Written by: Dave Cantrell
Mister Lester Square (Thomas Woodburne Bruce Hardy if you believe his birth certificate) is best known for – which is to say any mention of him is most often prefaced by – having been the original guitarist in Adam and the Ants and the core founder, along with Bid, of The Monochrome Set. The former of these fame claims represents a preposterously brief time and bears so little consequence on the decades of work that have followed that one wonders why it’s mentioned at all beyond the desultory reflex to score music geek trivia points, and certainly it lends very little context whatsoever to the lovely solo album at hand. The latter, however, speaks with a multi-tiered eloquence to the curiously-focused sinuousness of the path that leads, as if by divining rod, to this singular, quite lovely Carcass.
Pastoral and elegant as birdflight in places, winkingly knowing in others, even stately at times – in a casual sort of way, mind – this primarily instrumental record (occasional collaborator – and former Chef – Helen McCookerybook provides vox with a nimble lilt on the British folk-leaning “Time Flies”), Carcass, in all its mild flurries and flights of impressively modest fancy, presents a gently kaleidoscopic vision of the Lester Square sound world.
Straying into variance with a short-leashed preponderance of care, this Square portfolio traipses from the title track – a bit of “Telstar” overlaid by some Morricone’d Dick Dale-isms themselves overlaid by the clear precise squall of a few fuzz psych guitar runs – through that genteel morning dew romp of “Time Flies,” past the ghostly lovely MOR strains of “Golden Elevator” (never mind its abruptly nightmarish eaten-by-a-computer ending), the equally intruded-upon “Strangelove,” its dapple of an anchoring Hammond B-3 crowded from all sides by such things as a subtly churning jam of disembodied voices, a multifarious bevy of synth effects, vibey percussion and more controlled-abandon guitar soloing, “Newington Green”‘s easy rolling groove that could’ve backdropped a Christine McVie outtake from the Bare Trees sessions, and into the music hall-inflected “La Monstreuese” where the double-tracked guitar has a searing politesse that, weirdly, reminded this writer of that Steve Hunter solo LP from 1977 or so (Swept Away – ed.) had it had the level of effortless continental élan it was apparently aiming for, the whole record (four more tracks round it out) is a deft bricolage of genre inputs that’s at least slightly off-parallel to The Mono Set’s ever-solid outré-pop leanings but never absent the parent band’s decidedly English playfulness.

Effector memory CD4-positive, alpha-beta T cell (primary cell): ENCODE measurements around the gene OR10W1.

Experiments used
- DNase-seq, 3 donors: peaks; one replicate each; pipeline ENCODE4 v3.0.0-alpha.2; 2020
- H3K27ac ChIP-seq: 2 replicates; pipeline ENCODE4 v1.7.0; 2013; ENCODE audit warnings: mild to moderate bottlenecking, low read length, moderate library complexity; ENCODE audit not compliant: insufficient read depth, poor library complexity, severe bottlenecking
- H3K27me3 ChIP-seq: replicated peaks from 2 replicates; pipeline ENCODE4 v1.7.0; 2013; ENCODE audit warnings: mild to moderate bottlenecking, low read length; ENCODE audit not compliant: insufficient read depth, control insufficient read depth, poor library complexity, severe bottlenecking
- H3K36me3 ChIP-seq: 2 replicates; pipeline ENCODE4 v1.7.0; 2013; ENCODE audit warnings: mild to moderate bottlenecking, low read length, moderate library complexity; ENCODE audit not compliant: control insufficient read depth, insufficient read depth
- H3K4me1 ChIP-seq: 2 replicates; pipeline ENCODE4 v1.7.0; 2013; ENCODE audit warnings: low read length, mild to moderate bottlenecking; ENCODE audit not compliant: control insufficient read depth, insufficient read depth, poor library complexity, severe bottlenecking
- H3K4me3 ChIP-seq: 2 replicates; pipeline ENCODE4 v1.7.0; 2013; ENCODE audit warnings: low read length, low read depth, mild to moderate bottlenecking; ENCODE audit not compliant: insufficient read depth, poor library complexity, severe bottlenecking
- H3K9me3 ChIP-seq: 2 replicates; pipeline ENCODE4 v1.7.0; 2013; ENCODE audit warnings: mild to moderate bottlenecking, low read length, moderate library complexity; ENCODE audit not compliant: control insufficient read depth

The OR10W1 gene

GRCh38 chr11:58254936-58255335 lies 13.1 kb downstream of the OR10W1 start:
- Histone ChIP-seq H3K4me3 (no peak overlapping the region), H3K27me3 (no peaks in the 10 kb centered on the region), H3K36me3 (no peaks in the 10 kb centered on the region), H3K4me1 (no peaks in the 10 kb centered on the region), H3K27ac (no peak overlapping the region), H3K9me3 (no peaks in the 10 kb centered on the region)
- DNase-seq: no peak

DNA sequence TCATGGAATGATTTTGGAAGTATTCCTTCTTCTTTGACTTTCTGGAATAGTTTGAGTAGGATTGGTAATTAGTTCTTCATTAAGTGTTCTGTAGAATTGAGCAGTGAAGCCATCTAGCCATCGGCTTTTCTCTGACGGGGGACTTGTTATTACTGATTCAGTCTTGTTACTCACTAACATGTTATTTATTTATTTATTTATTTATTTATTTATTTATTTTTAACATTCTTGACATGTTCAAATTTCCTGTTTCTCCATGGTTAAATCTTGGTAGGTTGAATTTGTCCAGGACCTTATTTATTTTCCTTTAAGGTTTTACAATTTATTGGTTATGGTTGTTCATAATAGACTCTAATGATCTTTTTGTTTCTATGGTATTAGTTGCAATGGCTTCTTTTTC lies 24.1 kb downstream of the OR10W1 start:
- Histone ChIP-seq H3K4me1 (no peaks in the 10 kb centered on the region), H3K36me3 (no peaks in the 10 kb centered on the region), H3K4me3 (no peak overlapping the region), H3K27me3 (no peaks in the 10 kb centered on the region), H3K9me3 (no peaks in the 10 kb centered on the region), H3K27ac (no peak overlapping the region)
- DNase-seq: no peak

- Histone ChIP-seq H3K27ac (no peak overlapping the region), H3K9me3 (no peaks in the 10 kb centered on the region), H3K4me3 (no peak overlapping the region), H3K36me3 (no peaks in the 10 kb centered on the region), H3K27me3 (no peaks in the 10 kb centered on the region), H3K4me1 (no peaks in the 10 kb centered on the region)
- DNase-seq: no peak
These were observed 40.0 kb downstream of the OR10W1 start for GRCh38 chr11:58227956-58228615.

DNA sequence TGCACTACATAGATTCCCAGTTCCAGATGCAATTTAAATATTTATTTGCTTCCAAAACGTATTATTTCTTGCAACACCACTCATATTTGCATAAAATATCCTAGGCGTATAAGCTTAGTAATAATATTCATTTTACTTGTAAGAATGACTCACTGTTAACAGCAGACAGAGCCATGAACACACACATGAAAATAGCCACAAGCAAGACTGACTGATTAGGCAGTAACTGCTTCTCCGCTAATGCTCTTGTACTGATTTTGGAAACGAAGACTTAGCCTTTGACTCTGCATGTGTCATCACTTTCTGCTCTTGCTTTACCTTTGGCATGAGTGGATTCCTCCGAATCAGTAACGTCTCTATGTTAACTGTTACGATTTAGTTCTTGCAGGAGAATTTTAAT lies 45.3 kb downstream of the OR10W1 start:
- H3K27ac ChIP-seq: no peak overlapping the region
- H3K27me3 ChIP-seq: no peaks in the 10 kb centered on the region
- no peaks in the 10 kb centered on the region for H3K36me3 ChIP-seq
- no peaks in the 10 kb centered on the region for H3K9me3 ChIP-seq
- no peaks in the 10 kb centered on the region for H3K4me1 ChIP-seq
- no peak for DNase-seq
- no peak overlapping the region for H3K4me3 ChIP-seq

Mostly, though, in a single stroke, Carcass, quite pleasingly, represents the triumph of the astute guitar anti-hero who goes by the name Lester Square. [recover your own Carcass here]